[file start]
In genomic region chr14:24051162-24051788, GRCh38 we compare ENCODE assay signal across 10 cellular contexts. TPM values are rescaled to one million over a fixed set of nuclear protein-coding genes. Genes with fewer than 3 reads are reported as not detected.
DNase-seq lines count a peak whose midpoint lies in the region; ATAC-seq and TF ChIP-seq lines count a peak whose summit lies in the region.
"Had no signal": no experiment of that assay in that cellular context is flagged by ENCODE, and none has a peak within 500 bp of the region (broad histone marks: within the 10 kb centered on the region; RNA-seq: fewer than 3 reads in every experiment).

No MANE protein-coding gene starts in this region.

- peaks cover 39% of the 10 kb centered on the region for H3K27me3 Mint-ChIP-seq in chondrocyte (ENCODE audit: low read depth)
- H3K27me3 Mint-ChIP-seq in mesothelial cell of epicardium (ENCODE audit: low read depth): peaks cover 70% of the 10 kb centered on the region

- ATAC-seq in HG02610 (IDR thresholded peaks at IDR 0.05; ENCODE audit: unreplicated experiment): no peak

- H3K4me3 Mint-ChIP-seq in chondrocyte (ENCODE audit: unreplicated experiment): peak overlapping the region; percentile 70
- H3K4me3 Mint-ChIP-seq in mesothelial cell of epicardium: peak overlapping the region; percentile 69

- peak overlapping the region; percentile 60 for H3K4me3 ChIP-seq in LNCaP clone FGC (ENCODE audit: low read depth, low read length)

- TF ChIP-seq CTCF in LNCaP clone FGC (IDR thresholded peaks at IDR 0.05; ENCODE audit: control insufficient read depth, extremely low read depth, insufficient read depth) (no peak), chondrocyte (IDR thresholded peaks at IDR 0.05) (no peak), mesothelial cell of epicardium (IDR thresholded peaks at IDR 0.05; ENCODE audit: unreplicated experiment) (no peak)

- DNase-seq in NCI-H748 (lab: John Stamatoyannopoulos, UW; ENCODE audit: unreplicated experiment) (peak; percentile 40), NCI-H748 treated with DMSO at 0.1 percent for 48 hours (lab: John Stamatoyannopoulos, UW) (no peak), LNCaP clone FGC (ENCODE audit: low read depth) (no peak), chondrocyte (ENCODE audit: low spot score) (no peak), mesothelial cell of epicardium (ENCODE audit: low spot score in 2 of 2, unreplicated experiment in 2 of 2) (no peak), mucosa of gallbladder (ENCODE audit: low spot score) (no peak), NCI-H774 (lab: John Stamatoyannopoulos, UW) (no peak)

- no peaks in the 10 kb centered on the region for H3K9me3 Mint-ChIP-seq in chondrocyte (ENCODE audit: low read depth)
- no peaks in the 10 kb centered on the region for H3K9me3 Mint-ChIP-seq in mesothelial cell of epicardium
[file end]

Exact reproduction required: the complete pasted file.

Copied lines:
In genomic region chr14:24051162-24051788, GRCh38 we compare ENCODE assay signal across 10 cellular contexts. TPM values are rescaled to one million over a fixed set of nuclear protein-coding genes. Genes with fewer than 3 reads are reported as not detected.
DNase-seq lines count a peak whose midpoint lies in the region; ATAC-seq and TF ChIP-seq lines count a peak whose summit lies in the region.
"Had no signal": no experiment of that assay in that cellular context is flagged by ENCODE, and none has a peak within 500 bp of the region (broad histone marks: within the 10 kb centered on the region; RNA-seq: fewer than 3 reads in every experiment).

No MANE protein-coding gene starts in this region.

- peaks cover 39% of the 10 kb centered on the region for H3K27me3 Mint-ChIP-seq in chondrocyte (ENCODE audit: low read depth)
- H3K27me3 Mint-ChIP-seq in mesothelial cell of epicardium (ENCODE audit: low read depth): peaks cover 70% of the 10 kb centered on the region

- ATAC-seq in HG02610 (IDR thresholded peaks at IDR 0.05; ENCODE audit: unreplicated experiment): no peak

- H3K4me3 Mint-ChIP-seq in chondrocyte (ENCODE audit: unreplicated experiment): peak overlapping the region; percentile 70
- H3K4me3 Mint-ChIP-seq in mesothelial cell of epicardium: peak overlapping the region; percentile 69

- peak overlapping the region; percentile 60 for H3K4me3 ChIP-seq in LNCaP clone FGC (ENCODE audit: low read depth, low read length)

- TF ChIP-seq CTCF in LNCaP clone FGC (IDR thresholded peaks at IDR 0.05; ENCODE audit: control insufficient read depth, extremely low read depth, insufficient read depth) (no peak), chondrocyte (IDR thresholded peaks at IDR 0.05) (no peak), mesothelial cell of epicardium (IDR thresholded peaks at IDR 0.05; ENCODE audit: unreplicated experiment) (no peak)

- DNase-seq in NCI-H748 (lab: John Stamatoyannopoulos, UW; ENCODE audit: unreplicated experiment) (peak; percentile 40), NCI-H748 treated with DMSO at 0.1 percent for 48 hours (lab: John Stamatoyannopoulos, UW) (no peak), LNCaP clone FGC (ENCODE audit: low read depth) (no peak), chondrocyte (ENCODE audit: low spot score) (no peak), mesothelial cell of epicardium (ENCODE audit: low spot score in 2 of 2, unreplicated experiment in 2 of 2) (no peak), mucosa of gallbladder (ENCODE audit: low spot score) (no peak), NCI-H774 (lab: John Stamatoyannopoulos, UW) (no peak)

- no peaks in the 10 kb centered on the region for H3K9me3 Mint-ChIP-seq in chondrocyte (ENCODE audit: low read depth)
- no peaks in the 10 kb centered on the region for H3K9me3 Mint-ChIP-seq in mesothelial cell of epicardium